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Climate Change, Internal Migration and the Future Spatial Distribution of Population: A Case Study of New Zealand

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Abstract

This paper evaluates the impact of climate change on the future spatial distribution of population in New Zealand, with a focus on the effects of climate variables on internal migration dynamics. Specifically, a gravity modelling framework is first used to identify climate variables that have statistically significant associations with internal migration. The gravity model is then embedded within a cohort-component population projection model to evaluate the effect of different climate change scenarios on regional populations. Three climate variables are found to have statistically significant associations with internal migration: (1) mean sea level pressure in the destination; (2) surface radiation in the origin; and (3) wind speed at ten metres at the destination. Including these variables in the population projection model makes a small difference to the regional population distribution, and the difference between different climate scenarios is negligible. Overall, the results suggest that, while statistically significant, climate change will have a negligible effect on the population distribution of New Zealand at the regional level.

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  • Michael P. Cameron, 2017. "Climate Change, Internal Migration and the Future Spatial Distribution of Population: A Case Study of New Zealand," Working Papers in Economics 17/03, University of Waikato.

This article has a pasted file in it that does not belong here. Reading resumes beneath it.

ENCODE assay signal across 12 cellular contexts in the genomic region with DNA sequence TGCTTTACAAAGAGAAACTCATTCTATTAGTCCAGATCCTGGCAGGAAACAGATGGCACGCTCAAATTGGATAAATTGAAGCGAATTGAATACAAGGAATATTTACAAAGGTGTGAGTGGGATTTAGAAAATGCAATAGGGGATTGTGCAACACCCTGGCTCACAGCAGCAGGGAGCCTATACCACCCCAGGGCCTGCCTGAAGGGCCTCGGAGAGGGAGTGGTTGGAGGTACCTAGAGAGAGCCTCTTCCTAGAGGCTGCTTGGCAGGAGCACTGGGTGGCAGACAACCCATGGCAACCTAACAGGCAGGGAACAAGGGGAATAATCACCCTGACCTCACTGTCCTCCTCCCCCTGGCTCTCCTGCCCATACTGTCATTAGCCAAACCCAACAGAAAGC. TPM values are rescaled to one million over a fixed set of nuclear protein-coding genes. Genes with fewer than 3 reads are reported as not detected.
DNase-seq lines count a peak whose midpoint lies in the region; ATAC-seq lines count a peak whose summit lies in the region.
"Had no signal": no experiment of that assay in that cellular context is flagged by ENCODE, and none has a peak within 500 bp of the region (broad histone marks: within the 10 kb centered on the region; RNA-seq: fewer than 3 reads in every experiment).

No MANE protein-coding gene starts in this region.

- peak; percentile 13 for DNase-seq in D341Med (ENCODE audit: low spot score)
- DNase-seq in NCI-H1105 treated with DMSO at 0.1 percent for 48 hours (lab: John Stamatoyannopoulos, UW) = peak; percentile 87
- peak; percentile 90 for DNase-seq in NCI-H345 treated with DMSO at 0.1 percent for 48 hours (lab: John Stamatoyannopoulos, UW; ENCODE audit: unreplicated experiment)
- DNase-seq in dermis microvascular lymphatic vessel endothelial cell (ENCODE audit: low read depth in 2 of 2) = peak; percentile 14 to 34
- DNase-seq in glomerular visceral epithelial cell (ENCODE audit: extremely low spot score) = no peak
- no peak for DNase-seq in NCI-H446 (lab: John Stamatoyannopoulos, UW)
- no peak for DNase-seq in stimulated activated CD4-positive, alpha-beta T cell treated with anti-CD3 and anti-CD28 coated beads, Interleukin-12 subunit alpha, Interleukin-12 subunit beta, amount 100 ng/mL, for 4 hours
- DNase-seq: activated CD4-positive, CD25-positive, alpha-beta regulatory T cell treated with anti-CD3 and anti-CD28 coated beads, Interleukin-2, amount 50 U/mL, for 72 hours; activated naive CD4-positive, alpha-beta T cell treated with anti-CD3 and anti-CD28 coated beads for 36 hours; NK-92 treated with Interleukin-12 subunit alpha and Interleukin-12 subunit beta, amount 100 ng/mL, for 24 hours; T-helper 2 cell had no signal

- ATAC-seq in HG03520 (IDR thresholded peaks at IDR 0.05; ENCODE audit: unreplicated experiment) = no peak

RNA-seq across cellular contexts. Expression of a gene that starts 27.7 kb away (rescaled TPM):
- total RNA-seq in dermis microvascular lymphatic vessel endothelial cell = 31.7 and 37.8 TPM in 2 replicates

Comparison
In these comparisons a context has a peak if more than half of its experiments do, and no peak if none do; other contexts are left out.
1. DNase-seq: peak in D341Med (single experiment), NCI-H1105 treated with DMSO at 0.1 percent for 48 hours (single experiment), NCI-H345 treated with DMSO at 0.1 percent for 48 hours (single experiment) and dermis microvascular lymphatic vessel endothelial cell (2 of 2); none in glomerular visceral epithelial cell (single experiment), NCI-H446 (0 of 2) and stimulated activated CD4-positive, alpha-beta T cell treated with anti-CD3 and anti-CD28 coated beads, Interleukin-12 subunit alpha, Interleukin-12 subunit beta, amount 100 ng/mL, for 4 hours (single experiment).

• Handle: RePEc:wai:econwp:17/03
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    Cited by:

    1. Ngoc Thi Minh Tran & Michael P. Cameron & Jacques Poot, 2017. "Local Institutional Quality and Return Migration: Evidence from Vietnam," Working Papers in Economics 17/10, University of Waikato.
    2. Rongwei Wu & Degang Yang & Lu Zhang & Jinwei Huo, 2018. "Spatio-Temporal Patterns and Determinants of Inter-Provincial Migration in China 1995–2015," Sustainability, MDPI, Open Access Journal, vol. 10(11), pages 1-22, October.

    More about this item

    Keywords

    climate change; internal migration; gravity model; New Zealand;

    JEL classification:

    • J11 - Labor and Demographic Economics - - Demographic Economics - - - Demographic Trends, Macroeconomic Effects, and Forecasts
    • Q54 - Agricultural and Natural Resource Economics; Environmental and Ecological Economics - - Environmental Economics - - - Climate; Natural Disasters and their Management; Global Warming
    • R23 - Urban, Rural, Regional, Real Estate, and Transportation Economics - - Household Analysis - - - Regional Migration; Regional Labor Markets; Population

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